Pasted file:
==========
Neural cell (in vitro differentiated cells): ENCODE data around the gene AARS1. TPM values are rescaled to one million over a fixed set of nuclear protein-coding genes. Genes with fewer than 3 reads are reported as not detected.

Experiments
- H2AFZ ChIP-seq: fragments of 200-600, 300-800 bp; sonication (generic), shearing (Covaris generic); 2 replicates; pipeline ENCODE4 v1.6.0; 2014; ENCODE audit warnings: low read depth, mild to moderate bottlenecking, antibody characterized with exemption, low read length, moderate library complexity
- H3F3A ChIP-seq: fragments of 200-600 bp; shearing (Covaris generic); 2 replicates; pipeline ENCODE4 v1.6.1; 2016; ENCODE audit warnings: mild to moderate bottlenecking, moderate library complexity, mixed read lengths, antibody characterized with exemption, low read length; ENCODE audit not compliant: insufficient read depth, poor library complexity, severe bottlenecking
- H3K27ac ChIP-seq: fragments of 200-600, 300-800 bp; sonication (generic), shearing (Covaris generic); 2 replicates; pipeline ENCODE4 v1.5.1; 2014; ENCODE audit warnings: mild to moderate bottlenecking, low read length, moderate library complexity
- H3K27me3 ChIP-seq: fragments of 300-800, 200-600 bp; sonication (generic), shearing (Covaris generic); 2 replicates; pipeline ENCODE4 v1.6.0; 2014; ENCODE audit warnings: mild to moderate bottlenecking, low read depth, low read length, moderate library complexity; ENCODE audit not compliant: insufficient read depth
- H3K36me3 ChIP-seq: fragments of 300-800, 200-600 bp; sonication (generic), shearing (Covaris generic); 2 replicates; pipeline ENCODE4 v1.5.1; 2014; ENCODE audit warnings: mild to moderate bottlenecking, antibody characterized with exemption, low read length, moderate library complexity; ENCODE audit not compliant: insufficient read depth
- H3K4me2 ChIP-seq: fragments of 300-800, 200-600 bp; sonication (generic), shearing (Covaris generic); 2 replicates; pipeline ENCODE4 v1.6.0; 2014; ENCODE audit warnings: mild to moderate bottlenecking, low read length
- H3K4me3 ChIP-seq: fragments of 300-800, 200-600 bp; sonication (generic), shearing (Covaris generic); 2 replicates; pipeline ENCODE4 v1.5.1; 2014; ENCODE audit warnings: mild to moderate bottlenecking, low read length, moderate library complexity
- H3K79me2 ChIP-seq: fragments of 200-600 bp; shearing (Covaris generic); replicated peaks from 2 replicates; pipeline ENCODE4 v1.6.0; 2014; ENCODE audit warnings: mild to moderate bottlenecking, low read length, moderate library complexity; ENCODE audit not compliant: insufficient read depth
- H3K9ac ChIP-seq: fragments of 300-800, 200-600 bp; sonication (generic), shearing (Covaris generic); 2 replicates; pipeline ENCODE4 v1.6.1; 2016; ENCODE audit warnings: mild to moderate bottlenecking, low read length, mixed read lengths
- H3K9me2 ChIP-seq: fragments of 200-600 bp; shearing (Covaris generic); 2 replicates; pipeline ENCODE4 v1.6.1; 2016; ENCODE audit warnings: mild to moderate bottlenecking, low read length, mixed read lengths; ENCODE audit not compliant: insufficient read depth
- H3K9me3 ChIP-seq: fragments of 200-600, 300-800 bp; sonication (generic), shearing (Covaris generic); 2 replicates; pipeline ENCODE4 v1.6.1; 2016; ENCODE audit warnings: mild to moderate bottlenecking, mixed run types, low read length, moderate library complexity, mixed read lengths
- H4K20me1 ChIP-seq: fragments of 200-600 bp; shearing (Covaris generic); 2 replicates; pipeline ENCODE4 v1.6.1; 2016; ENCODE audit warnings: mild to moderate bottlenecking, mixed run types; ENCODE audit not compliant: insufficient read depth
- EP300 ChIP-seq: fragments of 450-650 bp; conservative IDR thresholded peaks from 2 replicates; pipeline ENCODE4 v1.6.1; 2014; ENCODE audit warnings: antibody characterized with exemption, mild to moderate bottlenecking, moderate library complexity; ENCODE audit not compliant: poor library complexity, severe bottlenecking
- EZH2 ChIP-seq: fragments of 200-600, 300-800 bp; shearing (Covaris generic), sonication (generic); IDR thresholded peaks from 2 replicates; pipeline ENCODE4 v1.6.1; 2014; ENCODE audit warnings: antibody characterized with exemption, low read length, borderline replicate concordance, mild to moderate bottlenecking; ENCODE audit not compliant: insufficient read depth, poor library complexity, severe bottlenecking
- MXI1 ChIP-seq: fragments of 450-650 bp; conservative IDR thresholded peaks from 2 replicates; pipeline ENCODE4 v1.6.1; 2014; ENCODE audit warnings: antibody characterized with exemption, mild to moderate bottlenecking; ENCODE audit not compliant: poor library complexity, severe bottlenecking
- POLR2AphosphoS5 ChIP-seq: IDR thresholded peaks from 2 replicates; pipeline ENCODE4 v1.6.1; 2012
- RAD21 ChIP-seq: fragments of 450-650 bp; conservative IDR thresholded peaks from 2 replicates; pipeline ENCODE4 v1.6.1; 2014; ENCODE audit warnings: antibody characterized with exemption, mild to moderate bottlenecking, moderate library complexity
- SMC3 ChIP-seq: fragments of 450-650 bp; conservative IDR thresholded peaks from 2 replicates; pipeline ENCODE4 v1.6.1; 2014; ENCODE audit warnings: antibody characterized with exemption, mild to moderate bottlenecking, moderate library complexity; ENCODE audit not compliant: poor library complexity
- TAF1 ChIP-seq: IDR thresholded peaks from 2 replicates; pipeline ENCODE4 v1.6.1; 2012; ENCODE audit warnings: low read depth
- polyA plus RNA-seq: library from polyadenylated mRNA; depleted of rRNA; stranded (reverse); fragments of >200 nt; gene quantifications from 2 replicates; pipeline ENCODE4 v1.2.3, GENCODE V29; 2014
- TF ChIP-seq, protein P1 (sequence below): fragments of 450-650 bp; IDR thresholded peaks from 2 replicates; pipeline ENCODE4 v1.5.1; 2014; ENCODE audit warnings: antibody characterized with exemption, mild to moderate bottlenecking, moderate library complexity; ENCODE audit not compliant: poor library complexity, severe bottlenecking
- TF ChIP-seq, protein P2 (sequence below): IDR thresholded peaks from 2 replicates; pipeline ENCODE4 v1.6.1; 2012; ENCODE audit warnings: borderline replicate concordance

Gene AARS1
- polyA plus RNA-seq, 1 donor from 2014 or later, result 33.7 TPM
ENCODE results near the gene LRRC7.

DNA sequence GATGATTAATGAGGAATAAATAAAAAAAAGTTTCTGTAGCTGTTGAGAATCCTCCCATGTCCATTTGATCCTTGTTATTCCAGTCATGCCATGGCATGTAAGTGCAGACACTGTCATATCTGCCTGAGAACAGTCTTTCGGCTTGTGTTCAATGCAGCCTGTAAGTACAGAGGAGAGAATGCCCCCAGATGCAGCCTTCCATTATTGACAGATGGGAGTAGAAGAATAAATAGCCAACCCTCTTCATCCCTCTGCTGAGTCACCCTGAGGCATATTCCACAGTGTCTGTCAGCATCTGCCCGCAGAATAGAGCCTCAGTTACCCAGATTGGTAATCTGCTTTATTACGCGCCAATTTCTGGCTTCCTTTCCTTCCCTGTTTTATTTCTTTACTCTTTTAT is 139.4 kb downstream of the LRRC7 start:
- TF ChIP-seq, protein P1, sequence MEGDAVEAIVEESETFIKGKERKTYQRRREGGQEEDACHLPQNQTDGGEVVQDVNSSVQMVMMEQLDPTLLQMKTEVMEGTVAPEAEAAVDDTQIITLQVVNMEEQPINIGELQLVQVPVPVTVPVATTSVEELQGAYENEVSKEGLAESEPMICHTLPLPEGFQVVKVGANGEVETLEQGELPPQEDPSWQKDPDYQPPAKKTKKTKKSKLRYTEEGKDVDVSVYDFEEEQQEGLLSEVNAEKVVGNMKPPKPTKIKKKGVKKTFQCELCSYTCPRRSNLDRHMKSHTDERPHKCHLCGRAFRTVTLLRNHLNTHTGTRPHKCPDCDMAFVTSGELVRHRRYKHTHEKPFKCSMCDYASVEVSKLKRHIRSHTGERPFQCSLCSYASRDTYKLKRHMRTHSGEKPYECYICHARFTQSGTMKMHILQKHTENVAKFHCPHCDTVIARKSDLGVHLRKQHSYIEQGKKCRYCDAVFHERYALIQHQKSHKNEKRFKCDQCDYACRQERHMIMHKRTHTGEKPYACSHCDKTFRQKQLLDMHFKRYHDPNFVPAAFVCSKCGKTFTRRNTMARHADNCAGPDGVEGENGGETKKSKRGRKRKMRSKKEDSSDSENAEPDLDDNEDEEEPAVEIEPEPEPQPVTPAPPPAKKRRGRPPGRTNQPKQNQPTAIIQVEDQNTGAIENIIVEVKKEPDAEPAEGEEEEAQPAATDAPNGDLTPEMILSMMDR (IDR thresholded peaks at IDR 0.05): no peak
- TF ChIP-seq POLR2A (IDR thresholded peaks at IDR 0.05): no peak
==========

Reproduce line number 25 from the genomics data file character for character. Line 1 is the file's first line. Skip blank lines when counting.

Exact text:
Gene AARS1